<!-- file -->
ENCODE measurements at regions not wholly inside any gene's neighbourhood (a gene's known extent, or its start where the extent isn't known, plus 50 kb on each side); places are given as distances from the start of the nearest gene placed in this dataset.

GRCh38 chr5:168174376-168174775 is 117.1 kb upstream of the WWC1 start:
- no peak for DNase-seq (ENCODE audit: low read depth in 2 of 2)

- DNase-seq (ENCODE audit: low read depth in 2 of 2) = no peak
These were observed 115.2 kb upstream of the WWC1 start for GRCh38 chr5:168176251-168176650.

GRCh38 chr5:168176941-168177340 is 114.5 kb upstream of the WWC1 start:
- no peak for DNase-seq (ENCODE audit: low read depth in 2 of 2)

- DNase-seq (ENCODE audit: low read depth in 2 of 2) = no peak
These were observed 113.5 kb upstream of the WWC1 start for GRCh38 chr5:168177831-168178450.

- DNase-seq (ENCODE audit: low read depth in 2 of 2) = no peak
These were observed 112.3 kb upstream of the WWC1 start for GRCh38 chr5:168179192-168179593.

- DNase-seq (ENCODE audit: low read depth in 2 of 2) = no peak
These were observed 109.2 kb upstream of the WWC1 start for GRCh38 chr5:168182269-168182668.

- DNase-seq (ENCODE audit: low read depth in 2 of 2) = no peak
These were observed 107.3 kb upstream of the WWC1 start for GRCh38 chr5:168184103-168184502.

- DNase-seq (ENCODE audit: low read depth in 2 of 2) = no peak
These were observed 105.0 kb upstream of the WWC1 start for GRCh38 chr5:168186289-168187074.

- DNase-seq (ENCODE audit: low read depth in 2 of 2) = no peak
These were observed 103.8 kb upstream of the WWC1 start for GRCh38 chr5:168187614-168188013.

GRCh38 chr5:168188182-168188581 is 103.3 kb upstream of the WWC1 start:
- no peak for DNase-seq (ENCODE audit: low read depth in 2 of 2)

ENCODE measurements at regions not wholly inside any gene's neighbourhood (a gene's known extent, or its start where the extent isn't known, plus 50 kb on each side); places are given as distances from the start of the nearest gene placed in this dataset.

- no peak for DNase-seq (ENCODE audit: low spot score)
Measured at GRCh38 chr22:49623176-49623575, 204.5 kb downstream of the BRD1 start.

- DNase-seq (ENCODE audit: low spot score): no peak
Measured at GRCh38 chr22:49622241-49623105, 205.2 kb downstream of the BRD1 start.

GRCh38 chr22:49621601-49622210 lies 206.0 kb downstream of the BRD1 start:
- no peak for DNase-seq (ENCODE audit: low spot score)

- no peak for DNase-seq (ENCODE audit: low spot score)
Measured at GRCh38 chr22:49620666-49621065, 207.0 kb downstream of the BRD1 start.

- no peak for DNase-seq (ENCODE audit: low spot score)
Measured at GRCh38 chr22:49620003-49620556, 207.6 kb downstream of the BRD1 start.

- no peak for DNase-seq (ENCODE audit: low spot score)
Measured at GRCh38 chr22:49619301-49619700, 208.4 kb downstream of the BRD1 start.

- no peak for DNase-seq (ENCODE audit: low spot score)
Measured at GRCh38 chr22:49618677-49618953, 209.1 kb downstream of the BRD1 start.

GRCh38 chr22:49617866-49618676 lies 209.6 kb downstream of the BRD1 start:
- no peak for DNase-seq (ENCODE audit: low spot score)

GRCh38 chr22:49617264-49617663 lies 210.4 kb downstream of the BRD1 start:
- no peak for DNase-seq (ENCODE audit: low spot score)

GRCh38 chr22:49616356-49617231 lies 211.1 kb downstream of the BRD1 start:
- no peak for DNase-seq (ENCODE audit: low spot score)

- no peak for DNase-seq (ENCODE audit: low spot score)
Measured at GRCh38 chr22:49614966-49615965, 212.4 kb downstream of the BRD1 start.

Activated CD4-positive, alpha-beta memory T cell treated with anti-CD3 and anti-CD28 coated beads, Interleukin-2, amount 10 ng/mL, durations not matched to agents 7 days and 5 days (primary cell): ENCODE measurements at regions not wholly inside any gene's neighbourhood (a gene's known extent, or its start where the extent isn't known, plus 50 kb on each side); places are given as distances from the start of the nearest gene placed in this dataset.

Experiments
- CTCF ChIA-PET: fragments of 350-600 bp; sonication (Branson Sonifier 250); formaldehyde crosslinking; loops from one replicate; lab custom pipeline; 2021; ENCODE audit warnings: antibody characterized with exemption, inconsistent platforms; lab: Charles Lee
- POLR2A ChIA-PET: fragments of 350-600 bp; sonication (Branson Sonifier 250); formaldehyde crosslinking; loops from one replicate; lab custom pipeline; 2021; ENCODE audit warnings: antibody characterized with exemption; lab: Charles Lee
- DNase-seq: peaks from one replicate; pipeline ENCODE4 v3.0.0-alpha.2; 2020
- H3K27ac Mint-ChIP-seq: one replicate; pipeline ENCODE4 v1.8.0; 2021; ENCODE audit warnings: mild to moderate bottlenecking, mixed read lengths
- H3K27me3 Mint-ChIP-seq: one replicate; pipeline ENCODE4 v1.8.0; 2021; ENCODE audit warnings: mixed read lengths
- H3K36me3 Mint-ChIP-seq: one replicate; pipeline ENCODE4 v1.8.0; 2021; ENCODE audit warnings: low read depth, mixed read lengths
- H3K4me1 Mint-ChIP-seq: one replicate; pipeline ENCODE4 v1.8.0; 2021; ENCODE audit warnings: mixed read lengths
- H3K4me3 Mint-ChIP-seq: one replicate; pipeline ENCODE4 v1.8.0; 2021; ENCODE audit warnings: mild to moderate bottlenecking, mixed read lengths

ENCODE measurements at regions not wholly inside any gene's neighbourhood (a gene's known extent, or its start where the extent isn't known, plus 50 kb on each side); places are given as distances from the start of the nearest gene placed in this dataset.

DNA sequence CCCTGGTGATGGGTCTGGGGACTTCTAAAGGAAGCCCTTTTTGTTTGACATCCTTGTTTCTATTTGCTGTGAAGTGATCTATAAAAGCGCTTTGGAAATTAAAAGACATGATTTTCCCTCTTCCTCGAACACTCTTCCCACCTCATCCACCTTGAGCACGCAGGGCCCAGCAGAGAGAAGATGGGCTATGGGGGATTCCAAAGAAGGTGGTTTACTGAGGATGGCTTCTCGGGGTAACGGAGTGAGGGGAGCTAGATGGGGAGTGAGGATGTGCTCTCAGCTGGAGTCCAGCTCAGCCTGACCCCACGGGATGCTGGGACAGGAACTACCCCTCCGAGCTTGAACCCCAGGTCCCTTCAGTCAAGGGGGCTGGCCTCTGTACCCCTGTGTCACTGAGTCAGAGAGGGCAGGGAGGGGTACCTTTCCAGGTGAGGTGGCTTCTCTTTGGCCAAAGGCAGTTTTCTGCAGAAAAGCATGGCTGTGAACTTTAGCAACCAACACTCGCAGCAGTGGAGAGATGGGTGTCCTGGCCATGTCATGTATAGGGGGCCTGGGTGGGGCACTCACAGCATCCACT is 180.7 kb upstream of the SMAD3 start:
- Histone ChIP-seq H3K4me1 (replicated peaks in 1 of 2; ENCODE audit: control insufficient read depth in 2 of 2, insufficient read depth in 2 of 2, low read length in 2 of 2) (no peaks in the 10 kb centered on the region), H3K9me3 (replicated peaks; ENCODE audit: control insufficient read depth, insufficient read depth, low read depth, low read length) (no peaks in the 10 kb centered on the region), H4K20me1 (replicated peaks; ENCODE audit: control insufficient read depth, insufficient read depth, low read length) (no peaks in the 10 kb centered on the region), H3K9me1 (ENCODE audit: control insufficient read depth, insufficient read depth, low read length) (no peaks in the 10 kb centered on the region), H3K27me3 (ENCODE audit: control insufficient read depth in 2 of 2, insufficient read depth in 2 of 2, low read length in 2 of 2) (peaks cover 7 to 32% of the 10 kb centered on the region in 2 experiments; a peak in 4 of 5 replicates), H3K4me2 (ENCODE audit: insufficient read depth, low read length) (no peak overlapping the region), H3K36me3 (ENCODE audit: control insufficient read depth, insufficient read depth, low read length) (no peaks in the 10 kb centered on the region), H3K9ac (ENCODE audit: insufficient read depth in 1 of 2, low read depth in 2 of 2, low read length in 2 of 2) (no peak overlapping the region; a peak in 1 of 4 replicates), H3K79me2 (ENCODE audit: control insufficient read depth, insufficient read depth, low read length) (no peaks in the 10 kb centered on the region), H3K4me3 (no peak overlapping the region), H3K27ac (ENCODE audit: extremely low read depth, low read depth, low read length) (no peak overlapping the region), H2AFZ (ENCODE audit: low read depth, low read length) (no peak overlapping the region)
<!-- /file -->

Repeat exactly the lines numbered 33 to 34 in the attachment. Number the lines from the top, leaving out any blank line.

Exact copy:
- no peak for DNase-seq (ENCODE audit: low spot score)
Measured at GRCh38 chr22:49619301-49619700, 208.4 kb downstream of the BRD1 start.